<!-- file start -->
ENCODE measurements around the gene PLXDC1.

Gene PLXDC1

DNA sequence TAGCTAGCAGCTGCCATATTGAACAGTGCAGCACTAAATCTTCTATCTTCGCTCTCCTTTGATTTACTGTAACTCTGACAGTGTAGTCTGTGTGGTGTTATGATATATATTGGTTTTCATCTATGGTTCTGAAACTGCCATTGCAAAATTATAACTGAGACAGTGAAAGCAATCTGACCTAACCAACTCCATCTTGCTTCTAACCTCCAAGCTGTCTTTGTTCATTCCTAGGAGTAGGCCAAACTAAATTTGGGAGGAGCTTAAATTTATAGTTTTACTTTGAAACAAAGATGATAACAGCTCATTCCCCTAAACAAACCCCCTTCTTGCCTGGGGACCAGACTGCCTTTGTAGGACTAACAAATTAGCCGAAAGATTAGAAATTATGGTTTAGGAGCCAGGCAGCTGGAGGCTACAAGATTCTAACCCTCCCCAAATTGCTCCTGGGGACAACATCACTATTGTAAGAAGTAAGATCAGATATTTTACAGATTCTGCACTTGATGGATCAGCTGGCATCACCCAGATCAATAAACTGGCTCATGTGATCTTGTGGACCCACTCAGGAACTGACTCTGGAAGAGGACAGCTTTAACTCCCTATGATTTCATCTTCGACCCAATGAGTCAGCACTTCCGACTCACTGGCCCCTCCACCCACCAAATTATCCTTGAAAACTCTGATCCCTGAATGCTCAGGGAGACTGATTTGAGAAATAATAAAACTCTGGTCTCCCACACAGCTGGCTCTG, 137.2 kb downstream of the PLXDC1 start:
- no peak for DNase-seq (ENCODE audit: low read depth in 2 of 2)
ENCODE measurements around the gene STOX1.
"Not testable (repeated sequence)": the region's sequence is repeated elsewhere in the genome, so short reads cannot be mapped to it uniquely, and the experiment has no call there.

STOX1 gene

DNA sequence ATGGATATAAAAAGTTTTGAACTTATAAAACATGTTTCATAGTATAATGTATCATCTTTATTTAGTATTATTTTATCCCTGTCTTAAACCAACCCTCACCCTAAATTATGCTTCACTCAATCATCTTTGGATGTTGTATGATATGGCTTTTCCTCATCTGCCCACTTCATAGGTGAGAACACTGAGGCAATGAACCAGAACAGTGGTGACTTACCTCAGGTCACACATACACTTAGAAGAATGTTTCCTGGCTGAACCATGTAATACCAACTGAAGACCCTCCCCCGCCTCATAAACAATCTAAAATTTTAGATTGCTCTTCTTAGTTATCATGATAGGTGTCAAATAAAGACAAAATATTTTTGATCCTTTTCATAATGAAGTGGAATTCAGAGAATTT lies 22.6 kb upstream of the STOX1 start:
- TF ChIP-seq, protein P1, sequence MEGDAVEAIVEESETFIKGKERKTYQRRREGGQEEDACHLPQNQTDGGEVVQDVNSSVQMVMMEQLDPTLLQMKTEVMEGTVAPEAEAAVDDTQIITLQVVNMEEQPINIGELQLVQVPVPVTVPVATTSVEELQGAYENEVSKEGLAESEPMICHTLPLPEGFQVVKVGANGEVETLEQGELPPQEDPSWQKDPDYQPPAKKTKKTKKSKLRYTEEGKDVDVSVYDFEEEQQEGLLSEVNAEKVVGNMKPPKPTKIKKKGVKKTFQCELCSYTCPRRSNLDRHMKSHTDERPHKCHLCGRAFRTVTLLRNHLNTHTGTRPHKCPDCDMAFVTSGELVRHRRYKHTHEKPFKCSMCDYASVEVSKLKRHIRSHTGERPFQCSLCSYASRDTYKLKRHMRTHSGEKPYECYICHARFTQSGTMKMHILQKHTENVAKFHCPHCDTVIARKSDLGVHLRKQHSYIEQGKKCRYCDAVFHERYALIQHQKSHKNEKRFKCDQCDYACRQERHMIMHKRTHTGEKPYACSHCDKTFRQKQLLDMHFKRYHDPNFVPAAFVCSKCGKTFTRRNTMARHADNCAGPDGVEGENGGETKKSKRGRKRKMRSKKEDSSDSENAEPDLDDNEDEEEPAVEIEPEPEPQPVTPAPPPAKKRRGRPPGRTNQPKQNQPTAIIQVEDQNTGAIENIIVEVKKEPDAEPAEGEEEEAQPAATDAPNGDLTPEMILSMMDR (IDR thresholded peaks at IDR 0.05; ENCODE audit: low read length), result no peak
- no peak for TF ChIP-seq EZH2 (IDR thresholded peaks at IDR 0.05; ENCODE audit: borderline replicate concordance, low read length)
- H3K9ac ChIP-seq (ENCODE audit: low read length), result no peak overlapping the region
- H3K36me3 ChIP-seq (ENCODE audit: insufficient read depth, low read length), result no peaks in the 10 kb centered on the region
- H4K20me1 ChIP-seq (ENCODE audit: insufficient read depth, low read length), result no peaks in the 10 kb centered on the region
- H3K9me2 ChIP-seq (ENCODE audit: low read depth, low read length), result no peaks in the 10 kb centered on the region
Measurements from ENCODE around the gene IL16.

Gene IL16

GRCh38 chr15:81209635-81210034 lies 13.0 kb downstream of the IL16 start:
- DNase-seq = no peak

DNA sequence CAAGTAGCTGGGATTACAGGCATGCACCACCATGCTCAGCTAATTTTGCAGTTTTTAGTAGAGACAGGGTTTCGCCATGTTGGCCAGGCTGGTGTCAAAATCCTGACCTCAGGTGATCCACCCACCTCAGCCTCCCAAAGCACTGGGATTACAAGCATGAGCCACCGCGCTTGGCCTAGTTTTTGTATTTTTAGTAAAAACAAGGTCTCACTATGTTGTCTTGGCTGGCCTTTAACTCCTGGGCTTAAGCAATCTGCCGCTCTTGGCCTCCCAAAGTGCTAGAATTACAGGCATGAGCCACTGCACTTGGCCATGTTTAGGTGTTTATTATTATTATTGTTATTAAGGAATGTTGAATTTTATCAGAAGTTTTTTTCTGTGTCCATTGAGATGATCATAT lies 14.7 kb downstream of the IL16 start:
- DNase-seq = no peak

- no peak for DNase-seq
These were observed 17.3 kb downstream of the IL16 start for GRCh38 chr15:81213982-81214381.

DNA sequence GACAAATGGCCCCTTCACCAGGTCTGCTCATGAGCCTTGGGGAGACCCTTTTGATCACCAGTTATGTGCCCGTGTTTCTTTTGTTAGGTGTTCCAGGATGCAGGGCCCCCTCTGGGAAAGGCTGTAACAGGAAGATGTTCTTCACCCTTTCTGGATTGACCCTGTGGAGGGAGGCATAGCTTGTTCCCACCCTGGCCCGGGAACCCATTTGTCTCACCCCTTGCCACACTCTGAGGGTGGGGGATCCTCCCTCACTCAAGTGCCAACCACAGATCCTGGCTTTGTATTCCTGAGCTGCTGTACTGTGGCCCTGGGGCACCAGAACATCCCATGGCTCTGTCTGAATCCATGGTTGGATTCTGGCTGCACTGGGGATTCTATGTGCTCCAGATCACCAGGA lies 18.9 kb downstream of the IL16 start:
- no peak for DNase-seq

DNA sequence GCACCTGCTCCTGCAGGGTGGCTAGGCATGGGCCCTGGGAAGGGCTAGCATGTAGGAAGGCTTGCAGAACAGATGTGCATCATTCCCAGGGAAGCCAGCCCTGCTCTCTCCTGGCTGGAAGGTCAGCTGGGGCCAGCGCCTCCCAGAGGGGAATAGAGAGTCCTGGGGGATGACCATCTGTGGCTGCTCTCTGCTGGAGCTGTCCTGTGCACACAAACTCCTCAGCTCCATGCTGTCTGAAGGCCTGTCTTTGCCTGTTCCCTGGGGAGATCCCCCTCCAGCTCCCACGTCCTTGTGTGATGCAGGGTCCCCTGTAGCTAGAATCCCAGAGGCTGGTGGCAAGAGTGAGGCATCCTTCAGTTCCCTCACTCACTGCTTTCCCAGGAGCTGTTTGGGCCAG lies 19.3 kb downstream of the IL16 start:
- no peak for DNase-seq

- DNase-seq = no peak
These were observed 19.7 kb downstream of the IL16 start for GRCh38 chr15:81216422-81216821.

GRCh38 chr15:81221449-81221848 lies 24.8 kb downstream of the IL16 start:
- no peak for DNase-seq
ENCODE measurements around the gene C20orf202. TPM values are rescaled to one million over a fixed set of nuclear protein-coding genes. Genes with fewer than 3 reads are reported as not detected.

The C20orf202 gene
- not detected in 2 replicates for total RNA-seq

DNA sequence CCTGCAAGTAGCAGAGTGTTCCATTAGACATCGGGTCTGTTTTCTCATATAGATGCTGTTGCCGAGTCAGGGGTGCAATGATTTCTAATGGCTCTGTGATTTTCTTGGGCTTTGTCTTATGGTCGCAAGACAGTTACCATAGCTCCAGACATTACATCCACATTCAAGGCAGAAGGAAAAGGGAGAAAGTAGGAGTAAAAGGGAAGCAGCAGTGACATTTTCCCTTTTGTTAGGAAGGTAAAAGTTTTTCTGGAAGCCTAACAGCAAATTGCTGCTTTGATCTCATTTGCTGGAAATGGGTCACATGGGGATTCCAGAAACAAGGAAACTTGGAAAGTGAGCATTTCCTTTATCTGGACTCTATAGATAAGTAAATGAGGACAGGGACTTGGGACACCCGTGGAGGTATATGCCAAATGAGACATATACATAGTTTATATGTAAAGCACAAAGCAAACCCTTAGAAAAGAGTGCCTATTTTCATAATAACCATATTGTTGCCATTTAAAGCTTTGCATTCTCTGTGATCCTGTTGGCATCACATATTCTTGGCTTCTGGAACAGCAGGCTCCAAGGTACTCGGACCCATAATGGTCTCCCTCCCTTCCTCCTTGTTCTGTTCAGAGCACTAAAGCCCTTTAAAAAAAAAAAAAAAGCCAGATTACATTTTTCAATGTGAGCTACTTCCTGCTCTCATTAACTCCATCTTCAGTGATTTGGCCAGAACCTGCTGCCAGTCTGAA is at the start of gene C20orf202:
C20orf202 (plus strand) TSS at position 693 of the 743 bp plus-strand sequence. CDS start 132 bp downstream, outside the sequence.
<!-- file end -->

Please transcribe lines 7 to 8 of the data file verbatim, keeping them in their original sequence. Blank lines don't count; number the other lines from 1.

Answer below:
STOX1 gene

DNA sequence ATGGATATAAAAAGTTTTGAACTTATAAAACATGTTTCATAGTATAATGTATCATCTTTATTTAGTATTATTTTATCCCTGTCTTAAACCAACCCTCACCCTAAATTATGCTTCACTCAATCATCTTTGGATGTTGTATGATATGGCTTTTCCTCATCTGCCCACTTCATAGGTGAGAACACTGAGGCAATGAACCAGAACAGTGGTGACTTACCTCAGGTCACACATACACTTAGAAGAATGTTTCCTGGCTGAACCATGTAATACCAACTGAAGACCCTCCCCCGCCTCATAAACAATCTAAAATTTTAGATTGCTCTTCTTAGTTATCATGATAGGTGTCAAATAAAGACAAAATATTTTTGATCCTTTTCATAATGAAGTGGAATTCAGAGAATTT lies 22.6 kb upstream of the STOX1 start: